Online reviews have undoubtedly revolutionized the way buyers and sellers interact in the market place. In theory, online reviews should be helpful to consumers. They should make online browsing and shopping easy, and they should foster a better-informed marketplace where consumers feel like they can trust these reviews before making purchasing decisions.
In reality, that’s not always the case. Recent studies from researchers at Yale, Dartmouth, and USC confirmed that sometimes online reviews cannot be trusted. In their discovery, they found that some hotel owners post fake reviews to boost their ratings, and, even worse, they post negative reviews on their competitors pages.
The question is, do consumers trust online reviews? How do they differentiate an honest review from a fake review? There are three main factors consumers use to determine whether or not they can trust an online review.
Difficulty to Post
Online schemers usually want to post negative reviews in a quick, easy, anonymous fashion. One way consumer look to see if a review is real is by measuring the level of difficulty for posting a review on that particular review website.
Consumers who want to leave a review on Expedia, for example, first need to have made a hotel booking through the website. Hence, a hotel looking to inflate its rating or malign a competitor would have to incur the cost of paying for a hotel through the site.
This acts as a deterrent towards fake and/or spammy reviews, and it makes Expedia’s audience more likely to trust the reviews that they see.
Don’t get us wrong, some online schemers may be willing to go that extra mile, but for the most part, they will turn to another platform that makes it easier for them to do so.
As another example, TripAdvisor only requires a login name and email – something anyone can provide fake credentials for; it doesn’t take time at all, and it doesn’t cost money.
Some reviewing platforms, especially the ones that link to social media, will eliminate anonymity, making it a requirement that the review links to a particular profile or account.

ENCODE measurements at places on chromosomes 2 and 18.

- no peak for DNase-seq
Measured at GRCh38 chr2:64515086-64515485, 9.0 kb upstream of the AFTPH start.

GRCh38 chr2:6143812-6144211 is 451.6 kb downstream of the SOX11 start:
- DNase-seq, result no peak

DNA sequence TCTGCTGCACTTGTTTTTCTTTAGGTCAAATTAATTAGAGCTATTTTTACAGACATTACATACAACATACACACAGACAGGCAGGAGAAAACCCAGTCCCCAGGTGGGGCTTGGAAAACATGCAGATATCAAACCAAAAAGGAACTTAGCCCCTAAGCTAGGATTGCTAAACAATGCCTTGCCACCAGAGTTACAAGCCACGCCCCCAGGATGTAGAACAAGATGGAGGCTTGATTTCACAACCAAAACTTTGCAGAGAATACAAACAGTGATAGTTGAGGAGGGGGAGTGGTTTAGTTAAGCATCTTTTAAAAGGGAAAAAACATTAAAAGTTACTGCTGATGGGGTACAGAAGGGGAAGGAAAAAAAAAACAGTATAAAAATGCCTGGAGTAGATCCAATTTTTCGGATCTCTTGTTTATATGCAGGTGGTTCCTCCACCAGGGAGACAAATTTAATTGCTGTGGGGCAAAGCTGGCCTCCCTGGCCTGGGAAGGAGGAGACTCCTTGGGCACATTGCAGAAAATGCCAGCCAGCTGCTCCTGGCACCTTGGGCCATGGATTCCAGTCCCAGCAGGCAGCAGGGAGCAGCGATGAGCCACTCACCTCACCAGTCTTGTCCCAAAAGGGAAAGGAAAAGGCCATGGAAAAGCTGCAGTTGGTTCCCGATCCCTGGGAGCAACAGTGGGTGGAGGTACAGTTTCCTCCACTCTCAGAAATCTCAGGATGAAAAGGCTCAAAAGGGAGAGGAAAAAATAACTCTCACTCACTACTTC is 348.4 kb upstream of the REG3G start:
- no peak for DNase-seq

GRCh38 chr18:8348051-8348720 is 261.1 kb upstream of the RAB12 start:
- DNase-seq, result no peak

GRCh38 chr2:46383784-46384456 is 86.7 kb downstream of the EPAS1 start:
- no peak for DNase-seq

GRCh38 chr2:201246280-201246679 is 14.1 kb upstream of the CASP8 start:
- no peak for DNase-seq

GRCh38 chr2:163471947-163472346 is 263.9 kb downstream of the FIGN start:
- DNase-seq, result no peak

Anonymity is a online schemers best friend because unless you are posting a real, honest review, you probably can’t back up your review with actual evidence. Most people don’t want to risk potentially getting exposed for making a phony statement anywhere online. Consequently, when consumers encounter online reviews attached to real people behind them, they feel more comfortable trusting them.
By no means are we justifying fake reviews, but the reality is that some companies have more to gain than others by posting them.
For example, for a small growing business, acquiring tons of reviews (fake or not) might significantly drive up revenue and help knock down the competition. When faced with an oversaturated market, many companies will all too readily set aside their moral hesitations and decide it’s worth the risk. Knowing this practice is so common makes many consumers weary of small businesses reviews, especially when there are only a few to go off of. Did the company post all the positive ones? Did a competitor post the negative ones? When your business can make it or break it because of reviews, consumer tend to be quite skeptical.
Conversely, big chains like Pizza Hut or McDonald’s don’t really need online reviews because they already have a massive following. No intelligent consumer is going to think that a competing company is out there trying to take down McDonald’s one negative review at a time on Yelp. Consequently, most consumers are going to believe a negative review they see online. And the positive reviews? Well if they have made it this far, it’s probably not without a ton of good reviews along the way. They simply don’t have much to gain by adding a few more fake ones. Most consumers already know what to expect with their brand, and an extra positive review isn’t going to drastically change anyones expectations.
Keeping in mine factors that can add or take away from trust is important when setting up your own customer review process, as well as when you’re browsing the competition online.
Ultimately, it will be up to the individual reader to decide whether they believe them or not, but you can at least make the process feel as authentic and trustworthy as possible.